In the throes of pre-Great Recession economic hype, I wrote the following in a 2006 Washington Times arts-and-culture column:
ATLANTIC CITY, N.J. — Growing up as a rock music fan near this coastal resort inevitably meant frequent treks to Philadelphia and its myriad great venues. Wayne Newton, Engelbert Humperdinck and other casino-lounge staples — ordinarily, this would be the place to say something snide about “my father’s music.”
But I love my father’s music.
Atlantic City’s music scene served up something worse: my grandfather’s music.
That’s all changing, thanks to a pair of new music spaces and a general revitalization of the city’s non-gambling nightlife that has attracted “younger, hipper, more affluent visitors,” says Elaine Shapiro Zamansky, spokeswoman for Atlantic City Convention and Visitors Authority.
Oh, man, was I wrong. Not so much about the increasingly diverse live-music acts on offer in Atlantic City—that part holds up. But the “revitalization of the city’s non-gambling nightlife”: that turned out to be another wild-goose chase in a Potemkin economy.
Known simply as Revel, the newest addition to this gambling city was going to be different.
The emphasis was on luxury, with the Himalayan salt grotto in the spa, the botanic garden winding toward a rooftop pool, the Michelin chefs instead of all-you-can-eat buffets. There was no smoking in its 47 stories, and with floor-to-ceiling windows offering vistas onto the Atlantic Ocean, you could almost forget the seedier streets at its back. There was a casino, but it was self-contained on one floor, as if it were an aside. This was a resort, its promoters said, that happened to have gambling.
Little more than a year after opening, Revel is sorry. Deeply, dearly sorry.
And it is an expensive apology. As it fights its way back from bankruptcy, Revel announced that it would refund all slot losses and match all other casinos’ promotions for the month of July. Revel cost $2.4 billion to open and has spent millions more in recent months to install diner-fare restaurants, more slot machines and air filtration systems — because it now allows smoking, too. Buttons worn by employees and billboards along the Atlantic City Expressway declare its new slogan: “Gamblers Wanted.” And its new official name: Revel Casino Hotel.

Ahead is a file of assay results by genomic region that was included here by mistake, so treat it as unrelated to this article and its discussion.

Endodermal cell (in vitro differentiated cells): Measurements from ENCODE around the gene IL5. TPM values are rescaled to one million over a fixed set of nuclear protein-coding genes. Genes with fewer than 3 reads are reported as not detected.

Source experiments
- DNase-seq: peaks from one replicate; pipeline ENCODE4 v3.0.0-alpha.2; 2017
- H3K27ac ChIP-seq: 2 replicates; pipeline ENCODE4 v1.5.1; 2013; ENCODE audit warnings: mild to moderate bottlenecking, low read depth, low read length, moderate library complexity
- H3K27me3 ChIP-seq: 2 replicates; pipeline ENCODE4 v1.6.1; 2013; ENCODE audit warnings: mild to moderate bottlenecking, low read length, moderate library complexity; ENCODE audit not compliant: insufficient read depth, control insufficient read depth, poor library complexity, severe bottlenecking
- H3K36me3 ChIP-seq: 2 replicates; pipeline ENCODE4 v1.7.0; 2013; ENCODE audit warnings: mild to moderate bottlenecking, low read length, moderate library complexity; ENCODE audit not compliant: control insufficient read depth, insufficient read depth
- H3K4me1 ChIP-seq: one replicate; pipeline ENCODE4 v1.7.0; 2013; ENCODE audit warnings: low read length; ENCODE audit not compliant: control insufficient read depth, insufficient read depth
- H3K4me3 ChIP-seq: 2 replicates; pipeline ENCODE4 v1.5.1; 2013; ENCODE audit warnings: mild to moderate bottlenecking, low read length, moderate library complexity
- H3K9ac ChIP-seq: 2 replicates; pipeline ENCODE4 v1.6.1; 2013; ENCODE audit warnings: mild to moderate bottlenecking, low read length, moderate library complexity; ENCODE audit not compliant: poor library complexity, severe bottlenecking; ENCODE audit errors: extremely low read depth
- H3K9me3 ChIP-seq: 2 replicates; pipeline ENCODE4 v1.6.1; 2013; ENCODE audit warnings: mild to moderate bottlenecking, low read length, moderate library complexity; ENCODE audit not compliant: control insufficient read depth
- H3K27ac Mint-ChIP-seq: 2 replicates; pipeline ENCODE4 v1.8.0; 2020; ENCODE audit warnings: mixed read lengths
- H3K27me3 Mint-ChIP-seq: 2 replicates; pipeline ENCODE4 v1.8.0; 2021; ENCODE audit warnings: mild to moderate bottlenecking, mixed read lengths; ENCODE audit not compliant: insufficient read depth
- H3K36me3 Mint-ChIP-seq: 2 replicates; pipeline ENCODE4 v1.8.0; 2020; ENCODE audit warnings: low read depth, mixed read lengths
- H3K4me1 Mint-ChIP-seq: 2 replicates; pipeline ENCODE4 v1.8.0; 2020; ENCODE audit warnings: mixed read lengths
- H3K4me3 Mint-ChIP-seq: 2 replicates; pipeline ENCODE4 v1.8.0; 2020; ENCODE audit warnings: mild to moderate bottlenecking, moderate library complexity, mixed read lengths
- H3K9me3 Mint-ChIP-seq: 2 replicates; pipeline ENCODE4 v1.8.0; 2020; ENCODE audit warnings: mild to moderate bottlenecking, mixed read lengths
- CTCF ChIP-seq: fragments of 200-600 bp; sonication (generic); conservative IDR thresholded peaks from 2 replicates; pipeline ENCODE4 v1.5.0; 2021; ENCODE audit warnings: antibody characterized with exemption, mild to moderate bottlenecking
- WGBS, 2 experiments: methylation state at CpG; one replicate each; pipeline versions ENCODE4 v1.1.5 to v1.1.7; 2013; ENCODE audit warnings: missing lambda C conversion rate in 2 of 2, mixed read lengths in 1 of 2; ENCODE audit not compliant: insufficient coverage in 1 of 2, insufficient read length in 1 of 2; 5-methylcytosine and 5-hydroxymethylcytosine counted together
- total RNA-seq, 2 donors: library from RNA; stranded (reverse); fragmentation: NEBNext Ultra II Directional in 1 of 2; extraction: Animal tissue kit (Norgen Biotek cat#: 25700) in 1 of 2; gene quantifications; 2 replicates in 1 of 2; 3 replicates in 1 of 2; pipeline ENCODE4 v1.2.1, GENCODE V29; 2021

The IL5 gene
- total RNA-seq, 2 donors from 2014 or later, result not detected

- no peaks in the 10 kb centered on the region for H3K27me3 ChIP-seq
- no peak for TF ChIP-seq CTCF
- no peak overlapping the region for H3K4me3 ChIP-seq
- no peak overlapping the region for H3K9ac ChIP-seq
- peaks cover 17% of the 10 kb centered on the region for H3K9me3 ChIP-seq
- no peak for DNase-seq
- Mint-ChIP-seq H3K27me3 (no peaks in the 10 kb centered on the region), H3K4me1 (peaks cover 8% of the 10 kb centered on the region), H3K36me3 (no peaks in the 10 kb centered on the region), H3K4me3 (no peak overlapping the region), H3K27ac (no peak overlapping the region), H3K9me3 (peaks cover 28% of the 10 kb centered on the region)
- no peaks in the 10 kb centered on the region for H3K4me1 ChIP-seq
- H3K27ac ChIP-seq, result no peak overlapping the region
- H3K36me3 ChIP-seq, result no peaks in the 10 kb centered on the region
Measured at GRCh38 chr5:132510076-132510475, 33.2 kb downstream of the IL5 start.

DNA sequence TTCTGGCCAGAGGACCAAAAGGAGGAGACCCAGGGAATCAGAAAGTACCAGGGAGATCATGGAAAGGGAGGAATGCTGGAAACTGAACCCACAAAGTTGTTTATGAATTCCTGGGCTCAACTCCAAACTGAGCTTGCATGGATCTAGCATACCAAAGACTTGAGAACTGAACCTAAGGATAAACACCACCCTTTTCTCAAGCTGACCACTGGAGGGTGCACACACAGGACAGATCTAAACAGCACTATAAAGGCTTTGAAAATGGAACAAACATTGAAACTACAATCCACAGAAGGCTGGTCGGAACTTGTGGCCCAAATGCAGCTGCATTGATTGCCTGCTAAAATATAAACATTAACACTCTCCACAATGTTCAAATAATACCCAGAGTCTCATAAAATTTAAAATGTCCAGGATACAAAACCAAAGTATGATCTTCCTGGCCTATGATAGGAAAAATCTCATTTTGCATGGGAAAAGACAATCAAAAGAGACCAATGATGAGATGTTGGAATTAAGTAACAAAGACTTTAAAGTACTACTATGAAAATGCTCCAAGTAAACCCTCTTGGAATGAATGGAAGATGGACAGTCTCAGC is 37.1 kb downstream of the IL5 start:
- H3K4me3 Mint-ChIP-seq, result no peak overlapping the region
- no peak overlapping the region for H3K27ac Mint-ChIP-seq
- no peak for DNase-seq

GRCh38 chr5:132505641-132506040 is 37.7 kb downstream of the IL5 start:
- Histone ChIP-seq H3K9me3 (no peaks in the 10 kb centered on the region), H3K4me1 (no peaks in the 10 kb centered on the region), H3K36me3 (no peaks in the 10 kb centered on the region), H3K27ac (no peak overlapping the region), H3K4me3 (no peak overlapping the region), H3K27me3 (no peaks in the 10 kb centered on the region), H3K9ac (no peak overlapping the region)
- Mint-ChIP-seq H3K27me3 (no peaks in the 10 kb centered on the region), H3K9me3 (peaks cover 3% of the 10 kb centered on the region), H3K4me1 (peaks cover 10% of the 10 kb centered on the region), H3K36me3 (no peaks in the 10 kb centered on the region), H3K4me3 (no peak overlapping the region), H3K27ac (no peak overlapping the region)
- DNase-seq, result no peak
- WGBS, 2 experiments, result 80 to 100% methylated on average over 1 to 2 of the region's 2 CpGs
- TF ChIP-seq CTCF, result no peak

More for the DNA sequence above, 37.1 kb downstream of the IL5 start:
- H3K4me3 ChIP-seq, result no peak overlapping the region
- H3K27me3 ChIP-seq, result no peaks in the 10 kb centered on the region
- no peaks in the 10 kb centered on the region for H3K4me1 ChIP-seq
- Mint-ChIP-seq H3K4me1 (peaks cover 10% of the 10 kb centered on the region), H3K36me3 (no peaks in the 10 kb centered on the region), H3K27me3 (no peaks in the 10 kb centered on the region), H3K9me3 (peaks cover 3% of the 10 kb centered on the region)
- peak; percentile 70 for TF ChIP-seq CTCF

No matter how long I live within the confines of the Capital Beltway, I will always call the barrier islands and back-bay towns tied to Atlantic City my home—and so I find this story incredibly depressing. As a kid, I remember hearing the locals tell a cautionary joke: “There’s a reason the casinos aren’t going out of business—because people lose their money in them. Stay away.”
Today, however, the island’s casinos are losing money—in part because of a depressed regional economy, to be sure, but largely because of the multiplicity of gambling options throughout the Northeast and Mid-Atlantic regions.
Revel—sorry, make that Revel Casino Hotel—has been reduced to begging commuter travelers to please, pretty please piss their money away there instead of some dodgy den in North Philadelphia. It has dropped the pretenses of luxury and elegance and smoke-free air and admitted an ugly truth: it is part of the addiction industry, and, in order to survive, must make itself more appealing to, well, addicts.
Don’t get me wrong. There was hubris in thinking that the Revel was above that sort of thing. And there was folly in believing that government should fund it. But I’d be lying to you if I said I wasn’t pulling for a different outcome: that Atlantic City could reinvent itself into something more like a conventional resort town.
Much as my circumstantial hometown, despite many righteous protestations to the contrary, will never rid itself of shady influence-peddlers, Atlantic City will remain what it is for the foreseeable future: a vice-industry hub.
And really, why should I have expected any different? Everyone else is doing it!